Using the chakra system, I could do an energy scan, feel a tumor, and send the person for a test and find it there. You see people get better. You see it and experience it. Then I would also look at the medical literature aggressively for just about everything, not just prescriptions, but also for natural remedies. In my training this encouraged me to not just look at the three main journals, and a specialty journal, that most doctors read, which are basically paid for by the drug companies. They’re basically big advertisements for the medications. They think it’s science, but what they ignore is that if the drug company pays for the study it has a much greater effect on the outcome then whether it’s placebo-controlled or not.
The medical journals wouldn’t dream of publishing something that wasn’t placebo-controlled, but what they publish is almost only articles related to medications that are paid for by the drug company, or by people who are working for the drug company and getting money from them. So it’s a big advertisement, and that creates a selectivity and bias that’s just very strong against natural remedies. And that’s all doctor’s hear about. But I would look at studies from literally dozens of different journals. I discovered that the smaller journals don’t draw as much drug money, and they do more basic research. They’re much more open to just publishing what science shows works, and just giving the straight data. So it got me interested in being open-minded to natural remedies as well as prescriptions.
I learned to recognize that there are many tools in the healing tool kit. In medical school all you come out with is a hammer, and everything looks like a nail. But when you start to do comprehensive medicine, you have a hammer, so if you have appendicitis you can do surgery. But if you have back pain, instead of having to cut the person open, you can give nutritional support or hormonal support. You can use willow bark, for example, which has been shown to be more effective than Motrin. You almost never have send anybody for back surgery, so you don’t have to whack everybody with a hammer. You could use gentler things that are more effective and more appropriate, because you have an entire tool kit.
Around five years ago there was a forest fire and my office burned down. It just took it out, and I saw this as a good thing. The universe knew I was about to burn out, because I’d been doing all that research, writing, lecturing, and teaching, in addition to running a practice, raising my five kids and the rest. The universe knew I would either burn out or the office would burn down, and it always take care of me. So the office burnt down. It gave me a chance to sit back and think, okay, what do I want to rebuild out of the fire? What do I want to let stay in the ashes? So that’s all good stuff. But when the office burnt down I had over 14,000 research study reports in my files that went up in smoke, and that’s only a tiny percent of what I read, because most studies aren’t worth the bother. Now I still know the stuff, because it’s in my head. However, when it first went down, it left me feeling like I got kicked in the stomach.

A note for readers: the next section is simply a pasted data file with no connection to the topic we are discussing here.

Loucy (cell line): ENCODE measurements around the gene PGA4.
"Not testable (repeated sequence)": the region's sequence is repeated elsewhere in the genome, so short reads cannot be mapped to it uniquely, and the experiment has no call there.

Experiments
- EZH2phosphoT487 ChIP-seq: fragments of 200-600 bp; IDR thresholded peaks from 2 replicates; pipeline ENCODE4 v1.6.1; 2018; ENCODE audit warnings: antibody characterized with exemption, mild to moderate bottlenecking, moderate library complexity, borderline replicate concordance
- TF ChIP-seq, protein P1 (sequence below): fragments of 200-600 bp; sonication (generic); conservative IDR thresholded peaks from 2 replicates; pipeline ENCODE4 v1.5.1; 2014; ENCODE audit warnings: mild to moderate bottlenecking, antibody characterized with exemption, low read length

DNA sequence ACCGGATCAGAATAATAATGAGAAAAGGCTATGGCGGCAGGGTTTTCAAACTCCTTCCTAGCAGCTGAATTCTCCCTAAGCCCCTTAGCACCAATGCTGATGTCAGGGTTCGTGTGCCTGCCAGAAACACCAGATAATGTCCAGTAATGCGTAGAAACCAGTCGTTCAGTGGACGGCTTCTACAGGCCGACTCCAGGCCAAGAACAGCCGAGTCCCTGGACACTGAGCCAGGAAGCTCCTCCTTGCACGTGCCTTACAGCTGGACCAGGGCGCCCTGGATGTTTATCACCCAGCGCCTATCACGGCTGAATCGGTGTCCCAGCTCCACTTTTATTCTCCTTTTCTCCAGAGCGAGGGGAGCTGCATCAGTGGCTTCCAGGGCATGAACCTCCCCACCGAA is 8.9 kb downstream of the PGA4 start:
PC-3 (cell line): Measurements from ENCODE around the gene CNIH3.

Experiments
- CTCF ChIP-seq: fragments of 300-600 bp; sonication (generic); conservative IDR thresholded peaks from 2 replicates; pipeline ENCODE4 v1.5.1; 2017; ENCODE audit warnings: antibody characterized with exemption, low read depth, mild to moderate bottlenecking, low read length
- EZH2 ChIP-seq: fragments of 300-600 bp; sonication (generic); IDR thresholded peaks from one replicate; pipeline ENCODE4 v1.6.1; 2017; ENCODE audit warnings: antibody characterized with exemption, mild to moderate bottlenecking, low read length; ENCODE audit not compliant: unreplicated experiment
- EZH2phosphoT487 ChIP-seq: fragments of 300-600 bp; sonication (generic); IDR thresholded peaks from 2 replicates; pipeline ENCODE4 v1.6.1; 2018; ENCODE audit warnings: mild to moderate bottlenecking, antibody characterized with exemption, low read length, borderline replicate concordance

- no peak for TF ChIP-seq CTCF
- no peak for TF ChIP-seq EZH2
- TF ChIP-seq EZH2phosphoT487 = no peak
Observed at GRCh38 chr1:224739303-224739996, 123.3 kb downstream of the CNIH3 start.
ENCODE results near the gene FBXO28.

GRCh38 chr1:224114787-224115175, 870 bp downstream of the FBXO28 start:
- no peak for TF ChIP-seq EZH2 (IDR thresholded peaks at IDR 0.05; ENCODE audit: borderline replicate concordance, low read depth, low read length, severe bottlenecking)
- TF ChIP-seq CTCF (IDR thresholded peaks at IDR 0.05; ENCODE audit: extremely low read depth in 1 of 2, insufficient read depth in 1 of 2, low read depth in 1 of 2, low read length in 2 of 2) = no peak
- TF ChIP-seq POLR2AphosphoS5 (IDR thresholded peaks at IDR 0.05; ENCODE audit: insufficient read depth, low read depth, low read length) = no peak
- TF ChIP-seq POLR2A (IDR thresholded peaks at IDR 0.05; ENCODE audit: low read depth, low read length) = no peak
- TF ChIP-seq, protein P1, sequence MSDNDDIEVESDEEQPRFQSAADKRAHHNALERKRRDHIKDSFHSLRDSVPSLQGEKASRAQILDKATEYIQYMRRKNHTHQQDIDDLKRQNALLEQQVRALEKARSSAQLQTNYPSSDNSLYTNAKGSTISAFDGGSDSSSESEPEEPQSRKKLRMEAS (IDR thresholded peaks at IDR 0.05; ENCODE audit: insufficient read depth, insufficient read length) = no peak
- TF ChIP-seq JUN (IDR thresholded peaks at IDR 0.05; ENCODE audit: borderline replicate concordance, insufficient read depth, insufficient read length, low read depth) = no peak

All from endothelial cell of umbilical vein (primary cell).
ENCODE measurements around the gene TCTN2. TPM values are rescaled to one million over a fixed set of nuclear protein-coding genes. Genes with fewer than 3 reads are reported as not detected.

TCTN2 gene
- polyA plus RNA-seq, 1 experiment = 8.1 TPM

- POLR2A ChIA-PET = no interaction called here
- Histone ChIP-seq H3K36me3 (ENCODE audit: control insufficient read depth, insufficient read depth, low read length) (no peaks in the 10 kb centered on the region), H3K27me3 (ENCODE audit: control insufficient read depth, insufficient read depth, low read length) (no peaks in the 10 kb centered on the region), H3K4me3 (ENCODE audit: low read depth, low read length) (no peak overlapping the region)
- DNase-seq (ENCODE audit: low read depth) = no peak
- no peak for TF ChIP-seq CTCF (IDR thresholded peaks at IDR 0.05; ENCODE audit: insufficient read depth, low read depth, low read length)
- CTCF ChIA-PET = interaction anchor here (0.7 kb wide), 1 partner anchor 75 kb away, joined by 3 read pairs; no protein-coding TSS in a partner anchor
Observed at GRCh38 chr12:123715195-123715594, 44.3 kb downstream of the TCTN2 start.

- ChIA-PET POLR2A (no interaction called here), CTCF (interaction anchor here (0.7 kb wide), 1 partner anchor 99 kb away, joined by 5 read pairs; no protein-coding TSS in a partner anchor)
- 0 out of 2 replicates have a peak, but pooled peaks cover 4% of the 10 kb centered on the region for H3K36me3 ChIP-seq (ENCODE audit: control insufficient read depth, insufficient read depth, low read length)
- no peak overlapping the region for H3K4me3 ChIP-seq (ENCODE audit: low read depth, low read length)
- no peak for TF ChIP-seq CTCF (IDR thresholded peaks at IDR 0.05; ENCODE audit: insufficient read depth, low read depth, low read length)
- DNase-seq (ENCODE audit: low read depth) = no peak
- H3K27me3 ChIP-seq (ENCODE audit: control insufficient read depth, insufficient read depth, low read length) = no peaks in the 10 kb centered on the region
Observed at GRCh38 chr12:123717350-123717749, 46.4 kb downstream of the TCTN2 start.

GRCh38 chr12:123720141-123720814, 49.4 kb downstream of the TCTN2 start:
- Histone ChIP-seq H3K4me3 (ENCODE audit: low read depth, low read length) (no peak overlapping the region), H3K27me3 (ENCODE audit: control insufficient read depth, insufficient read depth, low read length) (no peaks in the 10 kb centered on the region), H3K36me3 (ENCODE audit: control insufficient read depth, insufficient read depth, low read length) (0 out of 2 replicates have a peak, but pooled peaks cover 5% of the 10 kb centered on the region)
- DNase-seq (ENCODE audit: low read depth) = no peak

But this stuff is all accessible anyway, and it actually turned out to be a good thing. So this is what my work is based on, and when people say it’s not evidence-based medicine, and that they see no evidence that natural remedies work, that’s because they won’t look at the thousands of studies that show that it works. (laughter) Then they they can honestly say that they haven’t seen any evidence. It’s like Sgt. Shultz in the old Hogan’s Heroes. He would say, “I see nothing!” Well, that’s what the priests of high medicine are like in academia and the rest. It’s like they see nothing, and they will support no data that shows natural remedies work. If anybody does a study they will peer-review it into the ground, coming up with nonsense reasons to not publish it. If it is published, they question the journal, and they won’t look at the data. Then they can honestly say that they don’t see anything. But it’s a religion. It’s scientism, and basically, if they had their way, they would keep people from having access to a vast panoply of safe and effective therapies.
David: Can you talk a little about what you’ve learned about the etiology of chronic fatigue syndrome?
Jacob: Yes, chronic fatigue syndrome is basically like blowing a fuse. It’s like the